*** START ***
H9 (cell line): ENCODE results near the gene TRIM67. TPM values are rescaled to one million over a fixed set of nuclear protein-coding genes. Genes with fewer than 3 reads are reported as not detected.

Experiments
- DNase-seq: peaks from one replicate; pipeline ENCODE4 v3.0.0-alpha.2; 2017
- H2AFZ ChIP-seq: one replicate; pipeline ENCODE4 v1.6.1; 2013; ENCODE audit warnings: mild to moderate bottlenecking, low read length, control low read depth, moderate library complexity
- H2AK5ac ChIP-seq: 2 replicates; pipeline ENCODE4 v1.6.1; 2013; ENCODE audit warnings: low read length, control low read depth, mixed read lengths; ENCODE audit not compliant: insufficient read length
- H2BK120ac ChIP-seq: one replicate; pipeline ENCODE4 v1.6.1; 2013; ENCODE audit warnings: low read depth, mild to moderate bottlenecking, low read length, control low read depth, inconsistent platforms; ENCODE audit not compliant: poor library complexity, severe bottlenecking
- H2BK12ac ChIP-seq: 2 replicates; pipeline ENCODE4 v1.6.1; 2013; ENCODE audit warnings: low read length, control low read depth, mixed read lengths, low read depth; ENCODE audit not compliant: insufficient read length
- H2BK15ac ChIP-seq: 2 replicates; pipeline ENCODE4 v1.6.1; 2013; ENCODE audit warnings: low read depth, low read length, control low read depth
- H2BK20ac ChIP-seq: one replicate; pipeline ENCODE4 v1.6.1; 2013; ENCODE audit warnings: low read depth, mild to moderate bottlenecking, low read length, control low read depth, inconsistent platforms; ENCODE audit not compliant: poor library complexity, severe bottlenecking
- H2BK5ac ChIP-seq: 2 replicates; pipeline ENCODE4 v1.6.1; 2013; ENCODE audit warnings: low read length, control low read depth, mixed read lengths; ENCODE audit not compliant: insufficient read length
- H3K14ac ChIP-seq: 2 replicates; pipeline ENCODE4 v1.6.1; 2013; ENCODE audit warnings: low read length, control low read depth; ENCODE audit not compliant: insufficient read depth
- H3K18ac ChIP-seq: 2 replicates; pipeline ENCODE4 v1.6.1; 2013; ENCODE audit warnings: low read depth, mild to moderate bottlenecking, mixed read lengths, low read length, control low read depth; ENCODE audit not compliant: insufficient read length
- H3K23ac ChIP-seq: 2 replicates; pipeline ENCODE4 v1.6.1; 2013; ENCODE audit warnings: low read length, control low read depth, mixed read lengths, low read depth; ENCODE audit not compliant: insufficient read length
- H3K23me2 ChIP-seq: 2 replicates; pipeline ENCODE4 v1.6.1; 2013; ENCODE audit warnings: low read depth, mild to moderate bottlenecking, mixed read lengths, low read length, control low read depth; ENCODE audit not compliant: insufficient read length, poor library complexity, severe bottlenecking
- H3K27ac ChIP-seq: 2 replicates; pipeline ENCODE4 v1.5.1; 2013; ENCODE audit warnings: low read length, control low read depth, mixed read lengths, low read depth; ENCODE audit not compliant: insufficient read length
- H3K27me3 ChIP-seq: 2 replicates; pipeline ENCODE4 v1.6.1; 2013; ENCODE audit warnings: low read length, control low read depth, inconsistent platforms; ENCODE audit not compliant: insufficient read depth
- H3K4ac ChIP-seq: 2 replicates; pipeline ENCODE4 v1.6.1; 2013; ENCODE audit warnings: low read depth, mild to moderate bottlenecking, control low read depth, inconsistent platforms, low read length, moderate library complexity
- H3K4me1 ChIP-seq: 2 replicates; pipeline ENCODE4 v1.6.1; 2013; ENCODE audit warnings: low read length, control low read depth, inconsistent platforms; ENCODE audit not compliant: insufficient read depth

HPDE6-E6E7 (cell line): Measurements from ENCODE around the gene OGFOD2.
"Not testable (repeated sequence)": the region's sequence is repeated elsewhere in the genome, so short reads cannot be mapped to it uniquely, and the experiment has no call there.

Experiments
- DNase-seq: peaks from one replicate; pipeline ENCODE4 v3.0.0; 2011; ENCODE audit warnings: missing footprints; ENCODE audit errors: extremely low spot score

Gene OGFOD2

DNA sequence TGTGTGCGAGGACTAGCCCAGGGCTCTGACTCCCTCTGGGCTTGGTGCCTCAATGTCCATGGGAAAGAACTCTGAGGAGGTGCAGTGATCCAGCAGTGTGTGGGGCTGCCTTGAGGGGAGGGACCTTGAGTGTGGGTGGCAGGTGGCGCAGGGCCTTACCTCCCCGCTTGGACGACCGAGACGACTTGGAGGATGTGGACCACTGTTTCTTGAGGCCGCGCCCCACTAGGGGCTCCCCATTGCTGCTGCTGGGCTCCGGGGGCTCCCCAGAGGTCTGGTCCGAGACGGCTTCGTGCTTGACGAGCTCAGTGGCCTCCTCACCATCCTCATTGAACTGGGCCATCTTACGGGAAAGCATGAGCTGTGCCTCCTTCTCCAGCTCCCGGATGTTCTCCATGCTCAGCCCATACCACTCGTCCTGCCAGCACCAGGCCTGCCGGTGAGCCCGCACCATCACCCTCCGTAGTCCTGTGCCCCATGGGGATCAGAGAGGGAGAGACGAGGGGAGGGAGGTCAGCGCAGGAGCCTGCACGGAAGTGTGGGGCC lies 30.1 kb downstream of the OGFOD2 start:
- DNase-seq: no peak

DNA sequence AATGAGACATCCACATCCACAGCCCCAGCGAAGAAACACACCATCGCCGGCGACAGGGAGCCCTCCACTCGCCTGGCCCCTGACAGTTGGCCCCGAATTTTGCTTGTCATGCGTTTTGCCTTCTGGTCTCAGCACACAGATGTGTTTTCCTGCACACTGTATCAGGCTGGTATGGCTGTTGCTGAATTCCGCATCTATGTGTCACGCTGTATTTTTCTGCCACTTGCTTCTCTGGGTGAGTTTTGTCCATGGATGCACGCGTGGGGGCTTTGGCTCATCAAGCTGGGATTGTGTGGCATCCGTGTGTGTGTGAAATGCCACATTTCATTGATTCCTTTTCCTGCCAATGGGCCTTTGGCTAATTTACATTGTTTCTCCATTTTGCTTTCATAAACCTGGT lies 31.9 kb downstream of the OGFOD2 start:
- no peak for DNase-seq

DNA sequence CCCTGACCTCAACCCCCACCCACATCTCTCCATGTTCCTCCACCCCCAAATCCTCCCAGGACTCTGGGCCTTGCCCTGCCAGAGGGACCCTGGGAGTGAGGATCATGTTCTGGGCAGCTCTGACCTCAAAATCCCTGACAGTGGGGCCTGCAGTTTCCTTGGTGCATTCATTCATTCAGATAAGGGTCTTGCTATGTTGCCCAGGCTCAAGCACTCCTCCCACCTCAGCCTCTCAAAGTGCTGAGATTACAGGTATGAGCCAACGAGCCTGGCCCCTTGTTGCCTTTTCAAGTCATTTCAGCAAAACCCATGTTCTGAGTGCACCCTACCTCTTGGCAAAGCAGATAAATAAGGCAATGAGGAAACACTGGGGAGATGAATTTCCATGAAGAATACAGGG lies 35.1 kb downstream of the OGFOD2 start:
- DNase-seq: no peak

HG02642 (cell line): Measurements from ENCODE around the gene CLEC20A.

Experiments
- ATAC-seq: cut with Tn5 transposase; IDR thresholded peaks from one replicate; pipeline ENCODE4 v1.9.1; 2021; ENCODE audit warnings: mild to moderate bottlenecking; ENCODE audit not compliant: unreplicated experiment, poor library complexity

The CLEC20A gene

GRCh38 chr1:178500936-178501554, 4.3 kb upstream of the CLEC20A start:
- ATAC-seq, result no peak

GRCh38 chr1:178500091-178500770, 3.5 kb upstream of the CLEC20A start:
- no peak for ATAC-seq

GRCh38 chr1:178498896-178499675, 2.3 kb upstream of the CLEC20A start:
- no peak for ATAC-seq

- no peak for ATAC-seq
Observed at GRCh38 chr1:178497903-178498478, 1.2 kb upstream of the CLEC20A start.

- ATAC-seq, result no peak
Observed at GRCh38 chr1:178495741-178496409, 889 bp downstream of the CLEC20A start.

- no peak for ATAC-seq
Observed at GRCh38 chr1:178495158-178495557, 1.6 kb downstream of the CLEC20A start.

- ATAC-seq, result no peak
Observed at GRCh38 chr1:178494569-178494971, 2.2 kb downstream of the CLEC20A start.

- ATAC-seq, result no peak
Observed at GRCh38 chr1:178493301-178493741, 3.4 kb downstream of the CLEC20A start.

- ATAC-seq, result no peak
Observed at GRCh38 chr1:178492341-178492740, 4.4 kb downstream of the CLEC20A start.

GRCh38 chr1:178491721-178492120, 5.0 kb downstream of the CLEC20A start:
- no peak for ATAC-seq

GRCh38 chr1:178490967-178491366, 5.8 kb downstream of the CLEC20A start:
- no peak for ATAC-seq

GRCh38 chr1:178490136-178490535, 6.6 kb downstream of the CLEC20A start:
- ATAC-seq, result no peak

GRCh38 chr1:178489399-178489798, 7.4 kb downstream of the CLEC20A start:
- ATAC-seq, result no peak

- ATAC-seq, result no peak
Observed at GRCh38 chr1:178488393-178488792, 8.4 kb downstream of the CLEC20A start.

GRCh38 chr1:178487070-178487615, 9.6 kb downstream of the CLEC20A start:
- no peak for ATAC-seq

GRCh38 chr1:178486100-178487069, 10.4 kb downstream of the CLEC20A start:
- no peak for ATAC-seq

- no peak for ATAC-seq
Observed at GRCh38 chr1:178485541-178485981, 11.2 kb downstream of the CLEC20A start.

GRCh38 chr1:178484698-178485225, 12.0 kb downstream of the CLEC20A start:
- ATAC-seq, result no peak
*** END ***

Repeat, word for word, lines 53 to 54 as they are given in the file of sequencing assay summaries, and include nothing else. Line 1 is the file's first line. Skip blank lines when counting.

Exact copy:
- no peak for ATAC-seq

GRCh38 chr1:178490967-178491366, 5.8 kb downstream of the CLEC20A start: